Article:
Autumn 2010

Adventures in motion pictures

Kerry William Purcell
Frozen fire

‘It’s like a game of rock-paper-scissors, in which the flicker of film melts the frozen photograph.’

If, as the critic Peter Wollen famously said, 
film is like fire and photography like ice, what happens when technological developments force an elision between the still and moving image and how does this affect the content of the picture? The development of new cameras that enable photographers to shoot high quality video has seen many moving effortlessly between the two mediums. Also, many editors and art directors are simply grabbing stills from HD video and using these as a photograph, making the unique vision of a photographer progressively more redundant. Echoing the 1960s argument that television would kill the traditional role of the documentary photographer, some are now arguing that the ability to shoot moving image on still cameras will eventually sound the death knell for photography as we know it.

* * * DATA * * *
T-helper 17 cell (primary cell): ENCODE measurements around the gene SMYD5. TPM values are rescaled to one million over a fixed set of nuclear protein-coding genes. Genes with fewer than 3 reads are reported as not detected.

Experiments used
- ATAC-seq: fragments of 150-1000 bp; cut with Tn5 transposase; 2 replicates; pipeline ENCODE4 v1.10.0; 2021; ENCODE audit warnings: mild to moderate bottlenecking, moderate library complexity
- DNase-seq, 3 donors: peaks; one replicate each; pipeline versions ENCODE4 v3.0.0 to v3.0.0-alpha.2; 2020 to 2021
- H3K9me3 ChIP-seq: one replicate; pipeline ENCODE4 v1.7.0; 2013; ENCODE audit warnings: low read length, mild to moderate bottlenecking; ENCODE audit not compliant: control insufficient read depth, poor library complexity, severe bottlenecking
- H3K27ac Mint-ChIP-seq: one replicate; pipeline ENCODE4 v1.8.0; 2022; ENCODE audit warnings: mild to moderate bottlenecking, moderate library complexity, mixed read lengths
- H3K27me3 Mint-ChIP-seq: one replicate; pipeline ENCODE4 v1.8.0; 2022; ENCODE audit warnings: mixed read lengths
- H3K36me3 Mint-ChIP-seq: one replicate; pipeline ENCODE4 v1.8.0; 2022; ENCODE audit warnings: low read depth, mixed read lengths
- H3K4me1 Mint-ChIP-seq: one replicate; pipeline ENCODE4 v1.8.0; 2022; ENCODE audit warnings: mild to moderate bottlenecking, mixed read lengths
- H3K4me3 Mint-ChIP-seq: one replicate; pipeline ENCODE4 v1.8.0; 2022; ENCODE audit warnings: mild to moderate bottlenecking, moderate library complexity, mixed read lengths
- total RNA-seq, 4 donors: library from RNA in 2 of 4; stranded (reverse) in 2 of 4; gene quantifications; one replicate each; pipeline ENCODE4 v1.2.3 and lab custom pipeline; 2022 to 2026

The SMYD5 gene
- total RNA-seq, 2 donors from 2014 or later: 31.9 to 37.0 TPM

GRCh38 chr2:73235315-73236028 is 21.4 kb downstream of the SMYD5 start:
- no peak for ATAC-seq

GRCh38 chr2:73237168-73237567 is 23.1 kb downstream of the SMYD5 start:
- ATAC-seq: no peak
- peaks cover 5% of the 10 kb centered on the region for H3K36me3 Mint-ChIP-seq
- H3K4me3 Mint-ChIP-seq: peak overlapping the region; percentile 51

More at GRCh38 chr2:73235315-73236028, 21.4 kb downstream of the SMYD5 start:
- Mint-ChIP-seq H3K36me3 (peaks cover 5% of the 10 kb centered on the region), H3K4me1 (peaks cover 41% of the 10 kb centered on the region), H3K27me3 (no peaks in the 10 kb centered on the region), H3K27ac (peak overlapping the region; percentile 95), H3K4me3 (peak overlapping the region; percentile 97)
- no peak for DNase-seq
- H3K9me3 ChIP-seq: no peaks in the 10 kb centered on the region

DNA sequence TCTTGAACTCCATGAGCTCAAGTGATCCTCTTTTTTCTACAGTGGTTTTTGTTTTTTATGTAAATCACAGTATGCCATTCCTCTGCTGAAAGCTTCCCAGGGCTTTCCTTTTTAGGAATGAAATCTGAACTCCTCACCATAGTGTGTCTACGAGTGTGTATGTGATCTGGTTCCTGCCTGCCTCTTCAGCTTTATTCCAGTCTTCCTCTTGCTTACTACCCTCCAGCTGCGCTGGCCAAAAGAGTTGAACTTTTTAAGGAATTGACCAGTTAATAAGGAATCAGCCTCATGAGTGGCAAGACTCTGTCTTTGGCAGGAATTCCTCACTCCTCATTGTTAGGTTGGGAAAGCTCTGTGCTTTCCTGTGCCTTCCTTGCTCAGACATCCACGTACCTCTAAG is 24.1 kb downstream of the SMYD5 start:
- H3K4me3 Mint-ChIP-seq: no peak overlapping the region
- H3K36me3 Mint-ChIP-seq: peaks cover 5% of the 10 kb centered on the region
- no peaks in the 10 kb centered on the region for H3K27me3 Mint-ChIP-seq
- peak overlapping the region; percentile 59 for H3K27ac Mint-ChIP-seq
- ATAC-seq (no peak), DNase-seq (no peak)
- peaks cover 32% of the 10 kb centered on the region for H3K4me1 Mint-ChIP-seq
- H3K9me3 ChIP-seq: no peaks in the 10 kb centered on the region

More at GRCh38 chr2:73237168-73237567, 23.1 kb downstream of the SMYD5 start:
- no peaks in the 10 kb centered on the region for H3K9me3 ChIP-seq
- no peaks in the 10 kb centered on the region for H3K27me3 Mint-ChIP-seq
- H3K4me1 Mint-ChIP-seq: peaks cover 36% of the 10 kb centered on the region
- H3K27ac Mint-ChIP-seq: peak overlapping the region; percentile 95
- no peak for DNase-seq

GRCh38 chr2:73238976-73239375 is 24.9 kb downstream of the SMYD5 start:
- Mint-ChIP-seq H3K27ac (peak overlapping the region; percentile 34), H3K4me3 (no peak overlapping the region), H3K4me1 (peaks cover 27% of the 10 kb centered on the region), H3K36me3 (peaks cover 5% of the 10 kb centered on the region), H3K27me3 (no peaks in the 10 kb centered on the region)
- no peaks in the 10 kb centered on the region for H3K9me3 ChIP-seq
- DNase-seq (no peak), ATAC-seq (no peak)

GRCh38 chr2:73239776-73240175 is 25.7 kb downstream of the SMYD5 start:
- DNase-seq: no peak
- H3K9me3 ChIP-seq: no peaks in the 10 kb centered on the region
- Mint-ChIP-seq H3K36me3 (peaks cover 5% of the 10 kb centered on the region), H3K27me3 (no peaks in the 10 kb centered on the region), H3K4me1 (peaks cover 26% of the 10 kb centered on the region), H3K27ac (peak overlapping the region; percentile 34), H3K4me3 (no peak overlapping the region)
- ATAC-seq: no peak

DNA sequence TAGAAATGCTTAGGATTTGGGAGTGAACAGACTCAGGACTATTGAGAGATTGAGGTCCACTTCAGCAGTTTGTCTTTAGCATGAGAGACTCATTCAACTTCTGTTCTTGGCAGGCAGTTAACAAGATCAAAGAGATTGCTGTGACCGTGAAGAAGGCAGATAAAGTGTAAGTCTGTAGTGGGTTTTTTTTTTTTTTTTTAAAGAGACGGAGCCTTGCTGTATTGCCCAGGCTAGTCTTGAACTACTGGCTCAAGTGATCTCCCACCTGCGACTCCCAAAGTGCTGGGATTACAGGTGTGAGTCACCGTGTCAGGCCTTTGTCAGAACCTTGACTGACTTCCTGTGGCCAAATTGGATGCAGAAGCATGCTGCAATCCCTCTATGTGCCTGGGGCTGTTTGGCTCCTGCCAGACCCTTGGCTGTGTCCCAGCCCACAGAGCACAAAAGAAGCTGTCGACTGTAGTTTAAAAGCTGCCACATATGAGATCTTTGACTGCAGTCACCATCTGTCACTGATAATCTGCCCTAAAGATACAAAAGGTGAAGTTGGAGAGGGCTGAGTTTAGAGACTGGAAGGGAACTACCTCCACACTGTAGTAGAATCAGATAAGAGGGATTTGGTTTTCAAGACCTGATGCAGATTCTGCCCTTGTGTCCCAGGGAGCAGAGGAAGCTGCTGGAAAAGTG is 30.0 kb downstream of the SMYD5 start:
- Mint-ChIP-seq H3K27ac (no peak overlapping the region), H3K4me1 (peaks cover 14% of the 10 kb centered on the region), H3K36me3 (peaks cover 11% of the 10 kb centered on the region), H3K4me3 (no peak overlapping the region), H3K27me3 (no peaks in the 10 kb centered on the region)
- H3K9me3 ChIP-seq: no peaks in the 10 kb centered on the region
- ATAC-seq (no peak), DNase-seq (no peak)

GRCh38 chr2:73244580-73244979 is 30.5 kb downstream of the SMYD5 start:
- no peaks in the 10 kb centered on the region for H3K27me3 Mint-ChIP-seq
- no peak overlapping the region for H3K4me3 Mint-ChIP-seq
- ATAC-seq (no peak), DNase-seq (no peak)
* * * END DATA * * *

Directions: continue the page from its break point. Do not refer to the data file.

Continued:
Traditional print outlets for still imagery 
are going through a period of deep crisis; 
add motion to this mix and you have a situation in which the future looks uncertain.

There is also an uncanny resemblence between the manner in which photographs are (increasingly) plucked from movie footage, and the way we experience images via the internet and associated devices. When you visit many websites today, the first thing that greets you 
is a video grab. Clicking on this allows you to watch the film. In such moments, the image we first see is just movement in posse, a congealed form of energy waiting to be unleashed by the viewer. These ‘images’ are snatched from a flow of information and circulate the Web, only to vanish in the digital torrent. What happens when a decisive moment simply becomes a precursor to a cinematic one? It appears to be an elaborate game of rock-paper-scissors, in which what Wollen calls the ‘light and shadow, incessant motion, transience, flicker’ of film melts the ‘motionless and frozen’ photograph.